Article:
Baghdad (CNN) -- The Iraqi parliament plans to vote on a new government Tuesday, two top politicians said, potentially bringing months of political stalemate to a close.
Legislators will decide whether to approve a list of Cabinet members selected for the new government, Prime Minister Nuri al-Maliki and Osama al-Nujaifi, speaker of the parliament, said Monday.
A separate vote will be held for each prospective Cabinet member, as well as for the government's overall agenda.
The long-awaited legislative action comes more than nine months after a hotly disputed national election that threatened to inflame the country's deep sectarian tensions.
This is a "day of pride" for the Iraqi people, al-Maliki said, referencing the difficulty associated with the process of assembling a new governing coalition.
Forming a genuine "national partnership" is "a very difficult and tough process because you need to find a place in the government for everyone who participated in the elections and everyone who won," he noted.
Not every legislator, however, appeared to agree with the short timetable cited in al-Maliki and al-Nujaifi's announcement. Lawmaker Mahmood Othman said Baghdad's political limbo, which started after no bloc won enough seats to create a governing coalition in the March 7 elections, could last a few days longer.
It will be "at least" Wednesday before the Cabinet is formally presented to parliament, he said.
Members of other blocs also said no final agreement on nominations had been reached.
Al-Maliki had until this weekend to unveil his Cabinet before a constitutionally mandated deadline to form a government runs out.
The government lineup, according to senior politicians, will be missing the three posts of security ministers -- interior, defense and national security -- who would control the country's army and police.
Politicians say more time is needed to nominate candidates for these sensitive posts.
But Amir al-Kinani, a member of parliament from radical Shiite cleric Muqtada al-Sadr's bloc, said the bloc would refuse to vote Monday on an incomplete government.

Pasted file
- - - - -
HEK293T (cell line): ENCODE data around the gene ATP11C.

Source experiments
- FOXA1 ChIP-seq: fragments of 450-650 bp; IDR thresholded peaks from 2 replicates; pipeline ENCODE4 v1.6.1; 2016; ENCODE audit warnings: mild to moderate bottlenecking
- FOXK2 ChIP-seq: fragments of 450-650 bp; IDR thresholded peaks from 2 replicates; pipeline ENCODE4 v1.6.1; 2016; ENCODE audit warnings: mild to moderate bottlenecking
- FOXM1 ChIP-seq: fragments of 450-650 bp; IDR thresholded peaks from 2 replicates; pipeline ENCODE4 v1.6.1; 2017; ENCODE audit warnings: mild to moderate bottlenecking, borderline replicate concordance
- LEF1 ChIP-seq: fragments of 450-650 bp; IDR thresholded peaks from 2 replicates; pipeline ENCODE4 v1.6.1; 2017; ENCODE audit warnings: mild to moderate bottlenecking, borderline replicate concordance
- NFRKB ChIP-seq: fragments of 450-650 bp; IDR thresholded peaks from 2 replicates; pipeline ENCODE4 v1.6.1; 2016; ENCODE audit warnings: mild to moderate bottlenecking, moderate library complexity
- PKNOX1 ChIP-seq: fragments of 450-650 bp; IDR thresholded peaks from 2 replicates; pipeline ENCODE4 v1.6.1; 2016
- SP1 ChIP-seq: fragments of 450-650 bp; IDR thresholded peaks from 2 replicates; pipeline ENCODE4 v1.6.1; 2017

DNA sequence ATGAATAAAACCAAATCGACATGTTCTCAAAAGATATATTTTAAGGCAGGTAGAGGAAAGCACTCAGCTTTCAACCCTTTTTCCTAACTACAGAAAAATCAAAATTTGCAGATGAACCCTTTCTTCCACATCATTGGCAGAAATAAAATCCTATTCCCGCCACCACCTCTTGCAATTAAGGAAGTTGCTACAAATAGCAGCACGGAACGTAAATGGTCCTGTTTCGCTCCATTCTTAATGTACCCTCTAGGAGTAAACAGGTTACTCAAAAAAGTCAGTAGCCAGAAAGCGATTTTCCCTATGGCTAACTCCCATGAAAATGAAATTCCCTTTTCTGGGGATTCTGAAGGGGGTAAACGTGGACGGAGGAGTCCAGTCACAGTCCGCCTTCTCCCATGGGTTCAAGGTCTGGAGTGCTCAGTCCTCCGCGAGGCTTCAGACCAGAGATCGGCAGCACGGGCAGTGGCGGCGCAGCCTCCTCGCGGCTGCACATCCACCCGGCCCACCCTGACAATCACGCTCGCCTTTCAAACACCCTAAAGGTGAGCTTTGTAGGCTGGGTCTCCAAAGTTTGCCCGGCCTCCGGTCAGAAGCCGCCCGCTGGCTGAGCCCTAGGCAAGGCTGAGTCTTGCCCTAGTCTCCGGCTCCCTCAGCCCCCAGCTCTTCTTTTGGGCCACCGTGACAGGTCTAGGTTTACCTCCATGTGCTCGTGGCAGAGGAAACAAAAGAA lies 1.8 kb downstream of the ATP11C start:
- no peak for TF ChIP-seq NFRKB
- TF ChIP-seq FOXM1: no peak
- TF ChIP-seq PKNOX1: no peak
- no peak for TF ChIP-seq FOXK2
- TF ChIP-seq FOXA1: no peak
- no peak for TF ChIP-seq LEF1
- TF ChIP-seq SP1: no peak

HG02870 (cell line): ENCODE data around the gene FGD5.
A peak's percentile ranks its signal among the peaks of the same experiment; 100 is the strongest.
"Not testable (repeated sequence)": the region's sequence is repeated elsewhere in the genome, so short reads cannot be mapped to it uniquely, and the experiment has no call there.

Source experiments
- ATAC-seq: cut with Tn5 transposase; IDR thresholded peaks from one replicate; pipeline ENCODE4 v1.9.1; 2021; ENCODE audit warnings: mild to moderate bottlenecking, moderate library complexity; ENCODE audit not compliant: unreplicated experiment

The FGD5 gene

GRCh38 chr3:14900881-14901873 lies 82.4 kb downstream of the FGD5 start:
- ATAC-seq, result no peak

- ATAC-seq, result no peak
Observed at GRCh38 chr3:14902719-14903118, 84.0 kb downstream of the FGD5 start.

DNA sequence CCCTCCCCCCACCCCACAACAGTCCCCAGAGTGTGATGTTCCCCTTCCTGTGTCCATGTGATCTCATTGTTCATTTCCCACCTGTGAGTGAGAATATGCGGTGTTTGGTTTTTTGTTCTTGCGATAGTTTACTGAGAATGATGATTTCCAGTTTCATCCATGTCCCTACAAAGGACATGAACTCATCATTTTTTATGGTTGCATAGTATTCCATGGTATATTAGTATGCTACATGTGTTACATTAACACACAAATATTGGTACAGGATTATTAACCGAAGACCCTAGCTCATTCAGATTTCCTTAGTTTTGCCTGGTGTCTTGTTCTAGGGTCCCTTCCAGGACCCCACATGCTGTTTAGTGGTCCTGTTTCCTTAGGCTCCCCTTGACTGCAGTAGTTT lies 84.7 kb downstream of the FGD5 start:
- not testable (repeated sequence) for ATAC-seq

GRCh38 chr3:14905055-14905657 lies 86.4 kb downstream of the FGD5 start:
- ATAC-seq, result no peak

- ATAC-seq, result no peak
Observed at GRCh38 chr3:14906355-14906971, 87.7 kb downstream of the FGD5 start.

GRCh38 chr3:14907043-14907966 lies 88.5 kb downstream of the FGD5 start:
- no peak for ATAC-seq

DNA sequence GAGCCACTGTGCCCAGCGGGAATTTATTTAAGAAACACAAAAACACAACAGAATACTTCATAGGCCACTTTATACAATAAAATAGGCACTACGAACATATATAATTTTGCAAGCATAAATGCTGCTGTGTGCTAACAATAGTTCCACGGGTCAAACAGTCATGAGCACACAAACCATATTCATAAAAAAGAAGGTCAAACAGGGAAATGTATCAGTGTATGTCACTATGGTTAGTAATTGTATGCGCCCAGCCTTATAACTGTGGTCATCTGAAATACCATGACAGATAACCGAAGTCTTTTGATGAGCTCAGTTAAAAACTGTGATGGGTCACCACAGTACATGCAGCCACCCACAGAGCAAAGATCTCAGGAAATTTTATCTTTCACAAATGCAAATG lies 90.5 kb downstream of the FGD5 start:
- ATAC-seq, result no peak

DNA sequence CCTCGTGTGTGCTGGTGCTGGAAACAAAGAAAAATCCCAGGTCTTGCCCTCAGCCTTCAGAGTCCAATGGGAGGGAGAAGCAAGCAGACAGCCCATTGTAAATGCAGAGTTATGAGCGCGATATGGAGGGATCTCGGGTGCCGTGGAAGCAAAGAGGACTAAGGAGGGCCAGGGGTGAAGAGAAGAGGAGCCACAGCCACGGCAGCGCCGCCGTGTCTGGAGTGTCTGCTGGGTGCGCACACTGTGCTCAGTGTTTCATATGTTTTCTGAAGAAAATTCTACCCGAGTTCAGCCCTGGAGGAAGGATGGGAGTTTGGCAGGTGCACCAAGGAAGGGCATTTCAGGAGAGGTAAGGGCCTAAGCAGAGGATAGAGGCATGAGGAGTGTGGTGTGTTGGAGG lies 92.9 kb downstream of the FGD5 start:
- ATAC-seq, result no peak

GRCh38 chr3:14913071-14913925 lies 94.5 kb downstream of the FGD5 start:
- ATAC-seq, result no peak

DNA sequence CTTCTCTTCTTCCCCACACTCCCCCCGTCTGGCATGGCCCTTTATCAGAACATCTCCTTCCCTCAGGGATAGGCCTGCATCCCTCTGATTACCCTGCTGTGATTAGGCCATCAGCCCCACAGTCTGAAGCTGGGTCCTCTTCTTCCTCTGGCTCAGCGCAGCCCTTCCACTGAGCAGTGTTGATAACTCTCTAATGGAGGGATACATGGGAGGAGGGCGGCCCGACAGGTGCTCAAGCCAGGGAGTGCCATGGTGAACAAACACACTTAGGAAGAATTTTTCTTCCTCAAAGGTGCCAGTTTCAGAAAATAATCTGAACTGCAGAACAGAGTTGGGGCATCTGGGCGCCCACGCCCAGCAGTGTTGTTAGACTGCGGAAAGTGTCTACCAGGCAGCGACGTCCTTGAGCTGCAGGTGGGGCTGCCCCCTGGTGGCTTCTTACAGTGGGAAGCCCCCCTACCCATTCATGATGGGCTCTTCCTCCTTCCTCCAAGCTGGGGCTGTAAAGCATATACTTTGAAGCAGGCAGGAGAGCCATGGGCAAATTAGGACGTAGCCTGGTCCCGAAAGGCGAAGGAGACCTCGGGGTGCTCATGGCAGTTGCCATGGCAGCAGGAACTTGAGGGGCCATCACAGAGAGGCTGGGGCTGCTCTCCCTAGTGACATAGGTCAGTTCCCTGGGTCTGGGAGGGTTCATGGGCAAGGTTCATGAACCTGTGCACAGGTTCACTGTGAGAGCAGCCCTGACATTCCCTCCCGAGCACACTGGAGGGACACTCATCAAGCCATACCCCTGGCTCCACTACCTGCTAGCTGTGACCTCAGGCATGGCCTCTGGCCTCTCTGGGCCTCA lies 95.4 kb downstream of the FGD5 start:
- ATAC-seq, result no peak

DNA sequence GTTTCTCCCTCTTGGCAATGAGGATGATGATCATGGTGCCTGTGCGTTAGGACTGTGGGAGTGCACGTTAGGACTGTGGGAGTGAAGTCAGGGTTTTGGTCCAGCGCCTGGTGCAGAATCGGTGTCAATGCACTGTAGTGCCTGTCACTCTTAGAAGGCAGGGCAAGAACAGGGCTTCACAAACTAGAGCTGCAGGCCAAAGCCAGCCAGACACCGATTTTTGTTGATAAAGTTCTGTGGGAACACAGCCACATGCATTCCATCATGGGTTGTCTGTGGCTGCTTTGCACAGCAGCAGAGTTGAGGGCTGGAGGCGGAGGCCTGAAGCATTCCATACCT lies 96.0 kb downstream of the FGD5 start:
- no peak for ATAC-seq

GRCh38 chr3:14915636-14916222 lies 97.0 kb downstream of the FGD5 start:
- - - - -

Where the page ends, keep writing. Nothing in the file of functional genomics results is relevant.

On Sunday former Prime Minister Ayad Allawi indicated that he would take part in the new Iraqi Cabinet that his rival, incumbent al-Maliki, planned to present -- ending weeks of uncertainty about whether he would participate.
Last month, Allawi walked out of parliament and declared power-sharing dead.
But he later issued a statement saying his al-Iraqiya bloc "will play our role actively, productively and cooperatively, and in a spirit of good faith and trust-building, as long as we find that this spirit is echoed and reciprocated by our partners in the political process."
Still, his cooperation and participation depend on other parties' respecting the power-sharing agreement -- a reality that remains uncertain, due to deep-seated mistrust between Iraq's political groups.
In the March 7 elections, Allawi's bloc won 91 seats, the largest number for any group, and al-Maliki's list trailed with 89.
But al-Maliki, who received the backing of the followers of al-Sadr and eventually the Kurds, managed to secure a second term.
A fragile, U.S.-brokered power-sharing deal forged last month between the major blocs signaled a possible end to the political squabbling. The deal mandates the creation of a National Council for Higher Policies, a body designed mainly to appease Allawi and other critics who accuse al-Maliki of abusing his powers.
"The aim of this council is not to weaken or undermine the executive, legislative or judiciary authorities, but rather to strengthen them by playing the role of a guarantor to push the agreed-upon programs and reforms in areas of higher policies; working to achieve political agreement; and as a vital institution to exercise true national partnership," Allawi said.
His confirmation of heading the council and parliament's lifting of a political ban Saturday on three politicians allied with him removed two major hurdles and signaled an imminent government announcement.
Allawi's bloc is Sunni-backed and the inclusion of Sunni Arabs in the government has been important for the stability of the security situation.
Many officials, including Allawi, have warned that the exclusion of the Sunnis or any other major group could lead to renewed sectarian violence.